Riverside County settles lawsuit alleging voter rights violations
On Wednesday, the County of Riverside settled a lawsuit that alleged that redrawn political maps did not give Latinos equal opportunity to engage in future local elections
The lawsuit settlement between Riverside County, Inland Empire United and the ACLU Foundation of Southern California will look to enhance voter outreach efforts by providing Spanish translation for public notices, agendas and minutes for board of supervisor meetings.
Last June, IE United and the ACLU filed the lawsuit in an attempt to scrap the County’s drawn up maps and force supervisors to adopt new maps. The plaintiffs alleged that the maps violated the state’s constitution, the Voter Rights Act and the FAIR MAPS Act – a law that intends to make redistricting efforts fair and inclusive.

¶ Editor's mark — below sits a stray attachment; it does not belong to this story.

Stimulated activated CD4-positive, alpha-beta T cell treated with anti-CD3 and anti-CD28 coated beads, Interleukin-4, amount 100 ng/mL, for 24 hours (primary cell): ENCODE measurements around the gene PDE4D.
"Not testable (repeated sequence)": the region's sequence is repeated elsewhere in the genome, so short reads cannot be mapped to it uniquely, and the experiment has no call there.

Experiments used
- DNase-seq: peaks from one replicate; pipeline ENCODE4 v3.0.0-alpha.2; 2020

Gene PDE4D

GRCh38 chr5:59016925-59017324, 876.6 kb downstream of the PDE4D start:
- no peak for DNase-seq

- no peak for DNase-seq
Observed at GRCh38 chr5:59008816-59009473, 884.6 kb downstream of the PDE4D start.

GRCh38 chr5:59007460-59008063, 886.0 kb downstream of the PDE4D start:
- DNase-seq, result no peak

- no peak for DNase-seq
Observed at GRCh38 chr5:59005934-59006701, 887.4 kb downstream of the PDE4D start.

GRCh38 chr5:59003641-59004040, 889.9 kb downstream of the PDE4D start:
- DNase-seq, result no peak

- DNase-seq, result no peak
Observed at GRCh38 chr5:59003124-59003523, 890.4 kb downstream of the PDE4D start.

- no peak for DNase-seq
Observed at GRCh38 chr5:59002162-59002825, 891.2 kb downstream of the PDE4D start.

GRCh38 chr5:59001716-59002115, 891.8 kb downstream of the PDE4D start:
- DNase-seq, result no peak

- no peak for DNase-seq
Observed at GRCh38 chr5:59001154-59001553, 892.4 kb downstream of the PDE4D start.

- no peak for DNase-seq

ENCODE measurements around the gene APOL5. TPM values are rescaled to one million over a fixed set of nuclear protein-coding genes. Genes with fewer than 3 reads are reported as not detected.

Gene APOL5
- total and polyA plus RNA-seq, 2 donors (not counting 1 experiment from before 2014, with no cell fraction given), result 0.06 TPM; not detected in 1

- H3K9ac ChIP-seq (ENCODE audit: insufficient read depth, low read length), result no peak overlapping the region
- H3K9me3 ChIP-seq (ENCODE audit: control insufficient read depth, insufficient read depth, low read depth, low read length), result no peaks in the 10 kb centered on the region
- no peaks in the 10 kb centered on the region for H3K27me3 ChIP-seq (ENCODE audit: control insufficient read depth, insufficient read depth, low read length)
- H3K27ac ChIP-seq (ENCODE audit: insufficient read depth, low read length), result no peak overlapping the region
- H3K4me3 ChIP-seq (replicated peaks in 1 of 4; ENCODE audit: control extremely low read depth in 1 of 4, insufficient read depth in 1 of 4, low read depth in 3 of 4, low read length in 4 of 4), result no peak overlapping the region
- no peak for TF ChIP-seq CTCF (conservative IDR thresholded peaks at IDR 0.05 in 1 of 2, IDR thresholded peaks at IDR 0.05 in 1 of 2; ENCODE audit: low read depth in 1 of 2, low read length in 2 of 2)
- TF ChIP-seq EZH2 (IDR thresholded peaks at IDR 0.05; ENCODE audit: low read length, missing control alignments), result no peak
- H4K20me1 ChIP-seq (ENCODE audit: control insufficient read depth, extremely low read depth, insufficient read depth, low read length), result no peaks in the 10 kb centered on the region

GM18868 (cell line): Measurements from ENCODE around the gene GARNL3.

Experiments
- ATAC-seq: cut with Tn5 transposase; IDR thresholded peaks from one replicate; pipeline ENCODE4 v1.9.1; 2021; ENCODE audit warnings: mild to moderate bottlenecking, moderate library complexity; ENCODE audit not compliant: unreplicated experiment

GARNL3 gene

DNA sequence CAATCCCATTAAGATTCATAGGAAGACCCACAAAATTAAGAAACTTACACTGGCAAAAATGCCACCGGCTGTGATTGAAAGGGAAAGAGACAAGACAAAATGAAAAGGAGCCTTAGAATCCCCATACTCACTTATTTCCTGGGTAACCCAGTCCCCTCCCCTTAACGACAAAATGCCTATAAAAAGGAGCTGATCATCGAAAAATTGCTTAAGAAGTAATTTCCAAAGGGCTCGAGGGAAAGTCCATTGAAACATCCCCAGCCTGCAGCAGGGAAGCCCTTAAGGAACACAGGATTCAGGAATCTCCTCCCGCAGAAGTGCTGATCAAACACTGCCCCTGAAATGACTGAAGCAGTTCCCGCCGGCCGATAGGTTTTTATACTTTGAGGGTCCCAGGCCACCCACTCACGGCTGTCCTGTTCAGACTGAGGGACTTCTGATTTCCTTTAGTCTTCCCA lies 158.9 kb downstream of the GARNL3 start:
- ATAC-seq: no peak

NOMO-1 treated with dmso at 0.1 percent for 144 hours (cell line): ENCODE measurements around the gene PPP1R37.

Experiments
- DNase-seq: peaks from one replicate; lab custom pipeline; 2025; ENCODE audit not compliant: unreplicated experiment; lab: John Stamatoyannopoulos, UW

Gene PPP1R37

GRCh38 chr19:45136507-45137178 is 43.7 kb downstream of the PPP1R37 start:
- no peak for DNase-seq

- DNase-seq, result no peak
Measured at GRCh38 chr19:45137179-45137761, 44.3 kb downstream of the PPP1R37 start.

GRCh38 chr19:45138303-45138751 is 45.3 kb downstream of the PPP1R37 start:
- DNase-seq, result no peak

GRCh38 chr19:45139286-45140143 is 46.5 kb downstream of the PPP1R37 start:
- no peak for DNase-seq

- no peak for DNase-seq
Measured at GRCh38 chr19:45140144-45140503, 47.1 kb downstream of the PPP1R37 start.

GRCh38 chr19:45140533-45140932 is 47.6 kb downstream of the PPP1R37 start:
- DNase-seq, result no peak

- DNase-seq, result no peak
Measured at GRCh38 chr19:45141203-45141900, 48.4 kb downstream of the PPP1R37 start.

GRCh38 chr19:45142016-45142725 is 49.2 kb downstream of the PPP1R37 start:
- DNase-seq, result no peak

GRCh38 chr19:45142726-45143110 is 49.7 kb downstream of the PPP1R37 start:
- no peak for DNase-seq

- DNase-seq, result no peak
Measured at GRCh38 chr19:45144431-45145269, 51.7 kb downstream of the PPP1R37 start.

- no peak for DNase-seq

According to Census data, Latinos currently make up 52 percent of Riverside County’s population. Thirty five percent of that population speaks Spanish at home.
IE United’s Sky Allen calls the agreement a “meaningful step” toward full representation.
“I really believe that people don’t feel apathetic about voting or government. They feel helpless, they feel like they’re not being listened to,” said Allen. “So, I hope opportunities like this, where people are saying it doesn’t matter if you speak English or not, you can come and share your voice and we’ll hear you…I think it really matters.”
Riverside County spokesperson Yaoska Machado shared an email statement that the agreement preserves current supervisor district maps and “reflects the County’s ongoing commitment to increase participation in the electoral process.”
The settlement will also require Riverside County to spend money for voter outreach and education efforts in English and Spanish in low voter turnout areas.